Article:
is often criticized for its shortage of toilet facilities. To some extent, the criticism
is justified--after all, the city welcomes
millions of tourists per year, yet it
has only a handful of public WCs scattered around the half-dozen sestieri, or
districts, that make up the historic center. It doesn't take a plumber to realize that the
existing facilities are going to be overwhelmed when 100,000 tourists show up
with their water bottles on a typical
One could argue--unconvincingly--that building enough toilets for
the masses would require destroying many of the buildings and monuments that
tourists come to see. Large-scale deployment of lavatories might also displace
even more Venetians than the 1,200 who already flee to the cheaper, less crowded
mainland in a typical year (maybe in search of a place to pee).
If it's any consolation, local authorities have
promised to build more public restrooms as part of an effort to
improve tourist facilities. A few years ago, the city doubled the prices of using public
WCs in what critics have called a "toilet tax" on visitors and
ABOVE: This WC is at the foot of the Accademia
Bridge in Dorsoduro, near the Accademia vaporetto station.
Here's how to make the best of a poor
Know where to go. See
the list below.
Go when you have the opportunity. Use your
hotel bathroom before you start the day's sightseeing. During a museum visit, look for the
restroom. At better restaurants and cafés, use the loo before you leave.
Carry change for toilets, which often have turnstiles at the
Public WCs of the Venice sanitation authority charge a mind-boggling
€1,50. Some larger museums (such as the Doge's Palace) have attended restrooms
with posted fees. In other museums and
galleries, toilets are often free.
Pay attention to spelling. "Signori"
means "men," and "Signore" means "women."
Fortunately, many restroom signs use icons instead of text.
Don't be fazed by unisex facilities.
Many public WCs, museum toilets, etc. don't have separate restrooms for men and women. Instead,
an attendant directs you to the next vacant toilet stall, or--in some
cases--banks of men's and women's toilets face a common row of washbasins. This isn't as
alarming as it may sound; unisex restrooms normally don't have urinals, and toilet stalls are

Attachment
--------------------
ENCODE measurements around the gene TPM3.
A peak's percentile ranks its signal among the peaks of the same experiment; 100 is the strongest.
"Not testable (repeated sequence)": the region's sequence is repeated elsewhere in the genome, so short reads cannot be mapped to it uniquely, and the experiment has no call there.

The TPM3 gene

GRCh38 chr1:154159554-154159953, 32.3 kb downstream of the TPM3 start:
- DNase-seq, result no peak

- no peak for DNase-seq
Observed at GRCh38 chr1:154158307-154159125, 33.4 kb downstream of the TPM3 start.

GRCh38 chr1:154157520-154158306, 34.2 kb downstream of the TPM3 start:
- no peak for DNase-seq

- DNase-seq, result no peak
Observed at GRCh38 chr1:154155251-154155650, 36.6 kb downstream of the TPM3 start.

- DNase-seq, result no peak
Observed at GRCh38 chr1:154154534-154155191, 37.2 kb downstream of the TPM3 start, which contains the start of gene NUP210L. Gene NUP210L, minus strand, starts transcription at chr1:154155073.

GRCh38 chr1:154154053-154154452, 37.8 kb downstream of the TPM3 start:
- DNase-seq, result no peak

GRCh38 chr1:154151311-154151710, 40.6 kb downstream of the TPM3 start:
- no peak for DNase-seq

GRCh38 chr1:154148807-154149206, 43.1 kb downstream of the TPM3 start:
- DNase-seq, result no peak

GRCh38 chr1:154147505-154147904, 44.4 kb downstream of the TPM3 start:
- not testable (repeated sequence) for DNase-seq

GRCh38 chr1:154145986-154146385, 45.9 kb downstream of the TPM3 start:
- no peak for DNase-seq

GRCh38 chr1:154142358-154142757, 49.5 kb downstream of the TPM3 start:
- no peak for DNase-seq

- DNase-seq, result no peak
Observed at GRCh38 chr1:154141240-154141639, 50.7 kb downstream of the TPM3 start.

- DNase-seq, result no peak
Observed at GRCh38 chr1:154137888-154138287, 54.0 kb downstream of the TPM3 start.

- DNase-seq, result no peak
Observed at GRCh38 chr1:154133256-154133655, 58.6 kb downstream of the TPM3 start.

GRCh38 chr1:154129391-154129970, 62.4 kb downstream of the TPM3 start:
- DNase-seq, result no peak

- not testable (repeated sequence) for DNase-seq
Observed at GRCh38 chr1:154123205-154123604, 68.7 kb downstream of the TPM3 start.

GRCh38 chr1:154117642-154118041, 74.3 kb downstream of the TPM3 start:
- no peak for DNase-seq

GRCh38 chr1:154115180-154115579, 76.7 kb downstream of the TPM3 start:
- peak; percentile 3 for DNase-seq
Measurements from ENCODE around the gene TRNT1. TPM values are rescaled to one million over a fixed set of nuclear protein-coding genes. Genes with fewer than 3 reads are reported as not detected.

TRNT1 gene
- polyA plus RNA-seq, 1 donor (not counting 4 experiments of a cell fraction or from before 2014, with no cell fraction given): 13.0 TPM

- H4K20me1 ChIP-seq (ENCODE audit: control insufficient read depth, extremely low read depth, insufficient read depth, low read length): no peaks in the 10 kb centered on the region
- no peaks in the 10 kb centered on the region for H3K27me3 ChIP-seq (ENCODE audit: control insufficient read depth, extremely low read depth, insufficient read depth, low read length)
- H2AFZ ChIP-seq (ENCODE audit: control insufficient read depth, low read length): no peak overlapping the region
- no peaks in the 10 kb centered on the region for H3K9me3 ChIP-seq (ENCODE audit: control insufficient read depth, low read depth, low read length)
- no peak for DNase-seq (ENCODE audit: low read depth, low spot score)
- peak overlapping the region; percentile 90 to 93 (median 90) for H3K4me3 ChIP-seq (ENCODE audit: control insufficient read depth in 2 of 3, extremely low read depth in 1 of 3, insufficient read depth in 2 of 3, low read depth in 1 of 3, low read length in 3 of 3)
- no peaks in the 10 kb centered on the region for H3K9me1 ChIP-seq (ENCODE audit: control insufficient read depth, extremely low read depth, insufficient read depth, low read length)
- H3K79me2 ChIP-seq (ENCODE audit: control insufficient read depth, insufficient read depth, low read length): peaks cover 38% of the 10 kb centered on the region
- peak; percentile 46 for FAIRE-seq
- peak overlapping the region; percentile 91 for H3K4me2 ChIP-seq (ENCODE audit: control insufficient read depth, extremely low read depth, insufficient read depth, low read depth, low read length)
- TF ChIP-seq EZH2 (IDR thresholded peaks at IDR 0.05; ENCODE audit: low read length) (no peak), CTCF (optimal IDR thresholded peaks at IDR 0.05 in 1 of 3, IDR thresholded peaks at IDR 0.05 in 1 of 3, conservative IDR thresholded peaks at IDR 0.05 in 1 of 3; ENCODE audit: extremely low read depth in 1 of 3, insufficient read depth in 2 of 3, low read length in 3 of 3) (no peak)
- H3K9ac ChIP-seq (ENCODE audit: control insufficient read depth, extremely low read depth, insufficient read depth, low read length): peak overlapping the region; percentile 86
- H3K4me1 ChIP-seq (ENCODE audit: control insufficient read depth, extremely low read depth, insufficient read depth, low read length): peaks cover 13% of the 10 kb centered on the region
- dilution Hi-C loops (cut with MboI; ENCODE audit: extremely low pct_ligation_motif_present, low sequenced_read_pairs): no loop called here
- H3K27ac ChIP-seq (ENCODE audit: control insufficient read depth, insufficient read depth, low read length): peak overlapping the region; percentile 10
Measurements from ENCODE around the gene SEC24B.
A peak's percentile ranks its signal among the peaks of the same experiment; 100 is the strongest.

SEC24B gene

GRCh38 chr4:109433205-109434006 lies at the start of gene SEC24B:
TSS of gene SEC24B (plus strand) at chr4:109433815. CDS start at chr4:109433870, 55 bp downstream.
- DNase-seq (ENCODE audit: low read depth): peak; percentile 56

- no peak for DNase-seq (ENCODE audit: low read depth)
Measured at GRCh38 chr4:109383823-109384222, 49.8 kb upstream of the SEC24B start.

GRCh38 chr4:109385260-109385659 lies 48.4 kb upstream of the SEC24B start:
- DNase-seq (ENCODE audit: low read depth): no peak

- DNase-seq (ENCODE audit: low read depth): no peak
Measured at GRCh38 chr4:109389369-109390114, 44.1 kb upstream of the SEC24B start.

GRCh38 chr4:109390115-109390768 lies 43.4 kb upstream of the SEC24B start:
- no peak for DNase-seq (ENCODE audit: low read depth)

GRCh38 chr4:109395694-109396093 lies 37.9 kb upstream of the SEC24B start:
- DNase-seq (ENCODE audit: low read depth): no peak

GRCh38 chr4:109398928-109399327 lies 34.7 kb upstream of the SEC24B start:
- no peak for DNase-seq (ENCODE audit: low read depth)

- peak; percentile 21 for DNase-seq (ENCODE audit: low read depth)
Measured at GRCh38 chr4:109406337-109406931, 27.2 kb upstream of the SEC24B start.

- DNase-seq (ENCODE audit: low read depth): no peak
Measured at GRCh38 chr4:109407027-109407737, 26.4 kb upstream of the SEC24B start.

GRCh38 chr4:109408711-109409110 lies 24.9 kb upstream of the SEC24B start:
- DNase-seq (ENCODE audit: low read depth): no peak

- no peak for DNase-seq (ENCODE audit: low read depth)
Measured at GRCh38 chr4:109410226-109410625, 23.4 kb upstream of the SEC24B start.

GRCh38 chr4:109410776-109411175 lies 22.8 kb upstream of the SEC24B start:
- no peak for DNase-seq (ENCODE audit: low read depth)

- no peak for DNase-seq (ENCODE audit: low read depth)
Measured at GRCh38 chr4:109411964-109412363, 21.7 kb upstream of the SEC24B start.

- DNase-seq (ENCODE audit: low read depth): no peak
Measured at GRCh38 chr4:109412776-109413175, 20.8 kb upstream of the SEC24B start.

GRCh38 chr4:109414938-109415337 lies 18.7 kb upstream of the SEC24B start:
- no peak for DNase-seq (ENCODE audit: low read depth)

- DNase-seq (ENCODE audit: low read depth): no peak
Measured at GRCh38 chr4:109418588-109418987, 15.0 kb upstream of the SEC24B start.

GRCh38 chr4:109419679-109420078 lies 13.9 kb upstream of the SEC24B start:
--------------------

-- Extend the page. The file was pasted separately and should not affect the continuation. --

enclosed from floor to ceiling, with solid walls and doors.
Locations of public toilets
Venice's public WCs are normally open during
the day and early evening; hours vary with the day and season. See the
official map, or search for
the restroom closest to you.
Official WC descriptions include information such as the
number of stalls and urinals, whether disabled toilets and "nurseries"
(diaper-changing facilities) are available, etc.
ABOVE: An attendant collects fees for the spotlessly
clean WC on the Lido di Venezia, next to the Lido Santa Maria Elisabetta
ABOVE: In the Lido WC, each toilet stall has its own
some of the most popular toilets in the city:
Calle Large dell' Ascensione, which is just
beyond the narrow end of the Piazza San Marco.
Go through the archway from the square, turn right, and look for the WCs (which are down a
short alley off the left side of the pedestrian street.)
Giardini ex reali San Marco. This lavatory is on the
waterfront, not far from the San
Marco Giardinetti vaporetto and airport-boat stop.
Accademia, at the foot of the
Accademia Bridge on the Dorsuduro side of
the Grand Canal (near the Accademia vaporetto stop).
Santa Lucia Railroad
Station. See the
toilets page of our
station article for directions and a photo. (Biffy bargain alert: When we
last checked, the station was charging one euro to use its
clean and accessible WCs, compared to €1,50 at the city's public toilets.)
Piazzale Roma, where
airport buses and municipal buses arrive in Venice.
parking island, if you're arriving or departing by car or tour bus.
Public toilets were 50 cents cheaper than in the city center the last time
The Lido di Venezia, which is Venice's beach
resort. The attended WCs (shown above) are in a modern building next to the
Santa Maria Elisabetta
ABOVE: To reach the public WC in Piazzale Roma, look for a row of souvenir stands at the
tree-lined end of the square.
Venice, Mestre, and Murano have a few department
stores and shopping centers with public toilets for customers. (Sadly,
Venice's Coin department store--a convenient spot for a quick WC visit--is
If you're in
Dorsoduro, head for Ca' Rezzonico near the Ca' Rezzonico vaporetto stop
and use the impeccably maintained toilets in the lobby. The restrooms are free,
even if you don't visit the museum upstairs, and they're located next to the
gift shop and the cloakroom on the ground floor. (While you're at it, buy a
ticket to enjoy this museum of 17th Century Venice in a
About the author:
Durant Imboden has
written about Venice, Italy since 1996.
He covered Venice and European travel at About.com for 4-1/2 years before launching
Europe for Visitors (including
Venice for Visitors) with Cheryl
Imboden in 2001.
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